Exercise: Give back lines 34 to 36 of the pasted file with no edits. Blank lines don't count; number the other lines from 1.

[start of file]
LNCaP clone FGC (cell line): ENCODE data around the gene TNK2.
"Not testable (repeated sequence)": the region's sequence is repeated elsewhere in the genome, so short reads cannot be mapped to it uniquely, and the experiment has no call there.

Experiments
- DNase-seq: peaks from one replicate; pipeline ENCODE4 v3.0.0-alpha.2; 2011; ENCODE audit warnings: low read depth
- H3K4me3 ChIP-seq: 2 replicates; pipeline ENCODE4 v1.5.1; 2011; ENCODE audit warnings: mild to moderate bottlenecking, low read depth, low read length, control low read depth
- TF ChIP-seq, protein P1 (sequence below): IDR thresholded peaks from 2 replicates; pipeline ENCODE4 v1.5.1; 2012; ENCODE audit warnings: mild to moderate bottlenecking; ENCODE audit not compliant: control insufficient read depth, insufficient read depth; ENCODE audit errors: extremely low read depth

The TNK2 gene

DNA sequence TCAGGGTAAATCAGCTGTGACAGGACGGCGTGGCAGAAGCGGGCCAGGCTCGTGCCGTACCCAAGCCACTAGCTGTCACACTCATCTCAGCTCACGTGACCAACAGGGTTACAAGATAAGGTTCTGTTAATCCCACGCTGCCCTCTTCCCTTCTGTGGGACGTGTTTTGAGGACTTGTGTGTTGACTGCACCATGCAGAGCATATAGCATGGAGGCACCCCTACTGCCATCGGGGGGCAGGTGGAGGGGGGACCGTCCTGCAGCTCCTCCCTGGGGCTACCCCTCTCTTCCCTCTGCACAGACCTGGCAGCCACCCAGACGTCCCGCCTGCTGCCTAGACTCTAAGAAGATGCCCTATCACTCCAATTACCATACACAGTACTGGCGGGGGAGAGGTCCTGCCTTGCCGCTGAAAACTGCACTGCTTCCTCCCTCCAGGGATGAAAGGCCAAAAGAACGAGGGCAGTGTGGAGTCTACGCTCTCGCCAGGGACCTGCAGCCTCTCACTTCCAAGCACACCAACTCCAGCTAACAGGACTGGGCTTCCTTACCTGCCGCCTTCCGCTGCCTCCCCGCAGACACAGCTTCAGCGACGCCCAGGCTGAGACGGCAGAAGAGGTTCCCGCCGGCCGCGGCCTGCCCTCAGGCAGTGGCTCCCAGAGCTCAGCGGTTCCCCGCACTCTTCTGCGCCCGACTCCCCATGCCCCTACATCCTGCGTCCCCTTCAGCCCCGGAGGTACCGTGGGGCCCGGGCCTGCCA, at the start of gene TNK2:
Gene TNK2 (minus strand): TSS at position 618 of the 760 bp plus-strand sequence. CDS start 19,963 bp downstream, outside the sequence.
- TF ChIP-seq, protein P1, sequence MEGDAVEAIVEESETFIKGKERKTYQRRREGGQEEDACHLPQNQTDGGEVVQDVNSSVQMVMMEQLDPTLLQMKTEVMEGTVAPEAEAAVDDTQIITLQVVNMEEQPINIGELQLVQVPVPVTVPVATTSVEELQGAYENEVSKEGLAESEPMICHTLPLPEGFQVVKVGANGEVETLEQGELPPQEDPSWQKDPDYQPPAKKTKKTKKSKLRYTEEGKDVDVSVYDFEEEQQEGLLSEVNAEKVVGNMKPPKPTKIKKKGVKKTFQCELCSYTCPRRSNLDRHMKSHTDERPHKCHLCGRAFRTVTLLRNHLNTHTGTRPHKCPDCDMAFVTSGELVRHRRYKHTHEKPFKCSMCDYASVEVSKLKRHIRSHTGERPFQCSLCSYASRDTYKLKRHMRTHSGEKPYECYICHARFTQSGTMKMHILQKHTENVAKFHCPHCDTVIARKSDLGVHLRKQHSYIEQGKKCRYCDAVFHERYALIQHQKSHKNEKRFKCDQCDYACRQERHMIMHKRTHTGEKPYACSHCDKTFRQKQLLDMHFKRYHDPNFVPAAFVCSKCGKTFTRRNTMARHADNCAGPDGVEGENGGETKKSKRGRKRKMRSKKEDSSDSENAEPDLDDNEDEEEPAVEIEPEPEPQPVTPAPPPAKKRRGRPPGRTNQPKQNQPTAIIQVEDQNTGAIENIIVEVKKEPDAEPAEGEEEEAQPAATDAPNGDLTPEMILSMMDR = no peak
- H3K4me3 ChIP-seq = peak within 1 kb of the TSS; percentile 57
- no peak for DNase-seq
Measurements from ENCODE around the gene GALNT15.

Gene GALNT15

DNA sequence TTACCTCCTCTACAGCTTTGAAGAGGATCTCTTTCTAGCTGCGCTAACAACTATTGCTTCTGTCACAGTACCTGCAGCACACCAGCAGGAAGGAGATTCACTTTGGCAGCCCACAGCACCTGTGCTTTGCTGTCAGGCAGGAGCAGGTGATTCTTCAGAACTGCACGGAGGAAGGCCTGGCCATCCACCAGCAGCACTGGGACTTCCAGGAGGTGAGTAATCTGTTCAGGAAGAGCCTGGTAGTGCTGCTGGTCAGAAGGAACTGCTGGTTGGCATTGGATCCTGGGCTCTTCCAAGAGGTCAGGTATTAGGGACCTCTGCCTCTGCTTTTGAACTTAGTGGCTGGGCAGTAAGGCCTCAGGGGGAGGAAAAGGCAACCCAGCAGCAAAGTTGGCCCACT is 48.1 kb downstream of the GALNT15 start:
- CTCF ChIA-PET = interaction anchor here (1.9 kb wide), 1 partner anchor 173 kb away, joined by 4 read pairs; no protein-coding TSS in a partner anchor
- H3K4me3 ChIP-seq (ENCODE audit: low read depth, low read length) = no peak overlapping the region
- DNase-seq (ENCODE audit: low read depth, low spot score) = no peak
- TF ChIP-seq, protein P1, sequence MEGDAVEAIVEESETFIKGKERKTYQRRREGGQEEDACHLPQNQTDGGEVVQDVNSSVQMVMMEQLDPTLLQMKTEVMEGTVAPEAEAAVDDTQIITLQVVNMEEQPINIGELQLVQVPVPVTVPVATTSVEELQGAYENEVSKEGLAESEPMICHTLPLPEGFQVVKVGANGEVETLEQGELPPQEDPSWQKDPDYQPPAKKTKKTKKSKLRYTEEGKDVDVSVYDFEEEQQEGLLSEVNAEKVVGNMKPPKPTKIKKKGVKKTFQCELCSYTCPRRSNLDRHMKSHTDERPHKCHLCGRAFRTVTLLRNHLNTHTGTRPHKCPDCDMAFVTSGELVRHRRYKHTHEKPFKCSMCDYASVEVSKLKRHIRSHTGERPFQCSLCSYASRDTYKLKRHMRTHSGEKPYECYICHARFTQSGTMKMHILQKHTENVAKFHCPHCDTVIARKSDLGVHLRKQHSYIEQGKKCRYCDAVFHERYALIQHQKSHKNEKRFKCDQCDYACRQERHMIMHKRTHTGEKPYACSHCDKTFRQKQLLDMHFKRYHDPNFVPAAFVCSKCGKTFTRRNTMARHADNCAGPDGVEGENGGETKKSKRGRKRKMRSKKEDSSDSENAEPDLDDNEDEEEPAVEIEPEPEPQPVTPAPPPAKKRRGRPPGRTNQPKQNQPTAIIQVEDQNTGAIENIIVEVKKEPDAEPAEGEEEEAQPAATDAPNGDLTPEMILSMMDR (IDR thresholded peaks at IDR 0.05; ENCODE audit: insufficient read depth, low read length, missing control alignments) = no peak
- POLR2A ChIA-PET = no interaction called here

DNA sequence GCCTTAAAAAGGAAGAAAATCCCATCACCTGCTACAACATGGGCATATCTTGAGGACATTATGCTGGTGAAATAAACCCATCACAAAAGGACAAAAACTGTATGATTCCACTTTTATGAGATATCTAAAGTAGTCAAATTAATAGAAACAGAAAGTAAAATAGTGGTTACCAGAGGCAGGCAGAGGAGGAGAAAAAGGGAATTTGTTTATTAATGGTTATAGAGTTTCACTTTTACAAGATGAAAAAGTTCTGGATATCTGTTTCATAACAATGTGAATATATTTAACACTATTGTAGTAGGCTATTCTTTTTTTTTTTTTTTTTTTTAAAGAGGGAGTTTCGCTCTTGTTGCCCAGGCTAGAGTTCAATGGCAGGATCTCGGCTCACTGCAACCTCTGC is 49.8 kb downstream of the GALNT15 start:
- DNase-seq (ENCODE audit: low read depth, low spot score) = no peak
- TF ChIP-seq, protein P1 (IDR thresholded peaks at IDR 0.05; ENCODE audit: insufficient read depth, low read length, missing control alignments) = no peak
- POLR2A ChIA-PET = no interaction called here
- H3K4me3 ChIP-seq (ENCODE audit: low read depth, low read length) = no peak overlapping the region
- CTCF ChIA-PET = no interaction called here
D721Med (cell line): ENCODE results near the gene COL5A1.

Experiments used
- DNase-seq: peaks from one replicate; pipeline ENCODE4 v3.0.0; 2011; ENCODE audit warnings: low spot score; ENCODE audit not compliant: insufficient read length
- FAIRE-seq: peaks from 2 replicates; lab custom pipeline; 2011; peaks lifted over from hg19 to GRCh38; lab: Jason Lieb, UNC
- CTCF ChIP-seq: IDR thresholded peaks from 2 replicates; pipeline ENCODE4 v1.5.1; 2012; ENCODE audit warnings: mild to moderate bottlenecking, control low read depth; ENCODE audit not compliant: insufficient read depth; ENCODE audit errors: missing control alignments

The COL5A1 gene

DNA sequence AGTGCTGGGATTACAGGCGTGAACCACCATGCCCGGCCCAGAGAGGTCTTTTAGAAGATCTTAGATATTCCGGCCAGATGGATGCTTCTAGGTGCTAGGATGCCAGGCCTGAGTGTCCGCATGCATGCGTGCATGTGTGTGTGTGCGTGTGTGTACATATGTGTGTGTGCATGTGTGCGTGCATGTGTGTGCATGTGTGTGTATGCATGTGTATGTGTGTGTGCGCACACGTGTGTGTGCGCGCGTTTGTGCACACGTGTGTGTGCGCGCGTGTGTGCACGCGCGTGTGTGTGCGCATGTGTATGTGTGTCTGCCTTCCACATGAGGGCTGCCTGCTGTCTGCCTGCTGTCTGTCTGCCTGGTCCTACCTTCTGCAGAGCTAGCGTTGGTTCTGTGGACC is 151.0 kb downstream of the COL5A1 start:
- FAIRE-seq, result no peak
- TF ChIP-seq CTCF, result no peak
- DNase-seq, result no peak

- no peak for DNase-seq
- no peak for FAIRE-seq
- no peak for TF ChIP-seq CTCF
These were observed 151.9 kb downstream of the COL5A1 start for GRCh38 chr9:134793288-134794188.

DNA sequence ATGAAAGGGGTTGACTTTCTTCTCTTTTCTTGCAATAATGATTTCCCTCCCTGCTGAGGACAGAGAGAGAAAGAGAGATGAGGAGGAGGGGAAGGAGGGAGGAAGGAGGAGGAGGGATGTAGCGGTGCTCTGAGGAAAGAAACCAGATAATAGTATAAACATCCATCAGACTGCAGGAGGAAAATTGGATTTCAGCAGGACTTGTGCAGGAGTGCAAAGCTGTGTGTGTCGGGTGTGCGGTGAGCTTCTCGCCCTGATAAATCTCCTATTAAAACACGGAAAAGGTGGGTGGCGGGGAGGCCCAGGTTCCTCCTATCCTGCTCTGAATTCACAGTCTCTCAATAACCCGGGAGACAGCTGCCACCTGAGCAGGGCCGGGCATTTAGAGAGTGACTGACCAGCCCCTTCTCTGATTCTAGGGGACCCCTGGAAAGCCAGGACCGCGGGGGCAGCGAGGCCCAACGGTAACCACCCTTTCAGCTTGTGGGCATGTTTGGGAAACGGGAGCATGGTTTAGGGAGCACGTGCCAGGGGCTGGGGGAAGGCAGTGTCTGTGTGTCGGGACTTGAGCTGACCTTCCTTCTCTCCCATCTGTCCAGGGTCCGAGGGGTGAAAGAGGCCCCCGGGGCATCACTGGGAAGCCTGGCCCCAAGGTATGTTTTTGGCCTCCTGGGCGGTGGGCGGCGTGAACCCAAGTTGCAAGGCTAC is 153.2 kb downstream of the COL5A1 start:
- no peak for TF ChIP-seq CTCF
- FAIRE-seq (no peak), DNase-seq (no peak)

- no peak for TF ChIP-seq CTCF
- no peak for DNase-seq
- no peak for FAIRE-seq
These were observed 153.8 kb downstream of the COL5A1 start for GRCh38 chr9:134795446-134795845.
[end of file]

- FAIRE-seq, result no peak
- TF ChIP-seq CTCF, result no peak
- DNase-seq, result no peak